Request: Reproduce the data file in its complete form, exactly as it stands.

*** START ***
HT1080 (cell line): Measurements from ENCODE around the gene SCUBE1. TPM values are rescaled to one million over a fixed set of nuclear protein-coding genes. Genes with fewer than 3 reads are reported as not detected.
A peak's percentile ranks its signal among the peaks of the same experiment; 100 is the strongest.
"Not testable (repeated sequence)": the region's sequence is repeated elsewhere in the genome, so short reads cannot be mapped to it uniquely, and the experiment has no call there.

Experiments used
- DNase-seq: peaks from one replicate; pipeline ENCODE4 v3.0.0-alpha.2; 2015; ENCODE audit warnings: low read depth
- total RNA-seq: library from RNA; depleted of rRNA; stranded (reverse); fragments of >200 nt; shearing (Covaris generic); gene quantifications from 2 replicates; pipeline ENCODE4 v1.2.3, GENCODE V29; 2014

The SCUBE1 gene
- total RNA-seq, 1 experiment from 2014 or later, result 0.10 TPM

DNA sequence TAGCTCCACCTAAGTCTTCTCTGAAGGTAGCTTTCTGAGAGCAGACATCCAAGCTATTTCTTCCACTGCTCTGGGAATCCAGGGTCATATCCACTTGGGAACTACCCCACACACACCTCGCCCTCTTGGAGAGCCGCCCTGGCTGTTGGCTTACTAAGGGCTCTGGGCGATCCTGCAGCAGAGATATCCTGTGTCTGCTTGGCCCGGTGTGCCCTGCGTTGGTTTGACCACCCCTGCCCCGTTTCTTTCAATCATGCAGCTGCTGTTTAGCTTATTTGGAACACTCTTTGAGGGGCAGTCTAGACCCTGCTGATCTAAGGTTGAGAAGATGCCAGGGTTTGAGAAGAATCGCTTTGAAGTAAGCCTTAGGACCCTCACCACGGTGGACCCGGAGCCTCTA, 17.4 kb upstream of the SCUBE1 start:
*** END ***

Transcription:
HT1080 (cell line): Measurements from ENCODE around the gene SCUBE1. TPM values are rescaled to one million over a fixed set of nuclear protein-coding genes. Genes with fewer than 3 reads are reported as not detected.
A peak's percentile ranks its signal among the peaks of the same experiment; 100 is the strongest.
"Not testable (repeated sequence)": the region's sequence is repeated elsewhere in the genome, so short reads cannot be mapped to it uniquely, and the experiment has no call there.

Experiments used
- DNase-seq: peaks from one replicate; pipeline ENCODE4 v3.0.0-alpha.2; 2015; ENCODE audit warnings: low read depth
- total RNA-seq: library from RNA; depleted of rRNA; stranded (reverse); fragments of >200 nt; shearing (Covaris generic); gene quantifications from 2 replicates; pipeline ENCODE4 v1.2.3, GENCODE V29; 2014

The SCUBE1 gene
- total RNA-seq, 1 experiment from 2014 or later, result 0.10 TPM

DNA sequence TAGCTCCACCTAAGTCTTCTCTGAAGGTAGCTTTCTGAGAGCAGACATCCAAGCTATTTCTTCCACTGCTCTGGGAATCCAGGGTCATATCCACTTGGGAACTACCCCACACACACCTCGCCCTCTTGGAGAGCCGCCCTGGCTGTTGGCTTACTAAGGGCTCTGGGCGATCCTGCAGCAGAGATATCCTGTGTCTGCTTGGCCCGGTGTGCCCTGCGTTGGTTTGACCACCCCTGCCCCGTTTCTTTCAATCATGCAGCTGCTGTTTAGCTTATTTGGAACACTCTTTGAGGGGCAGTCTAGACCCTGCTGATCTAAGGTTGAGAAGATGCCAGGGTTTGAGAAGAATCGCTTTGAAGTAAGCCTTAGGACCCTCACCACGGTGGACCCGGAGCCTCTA, 17.4 kb upstream of the SCUBE1 start: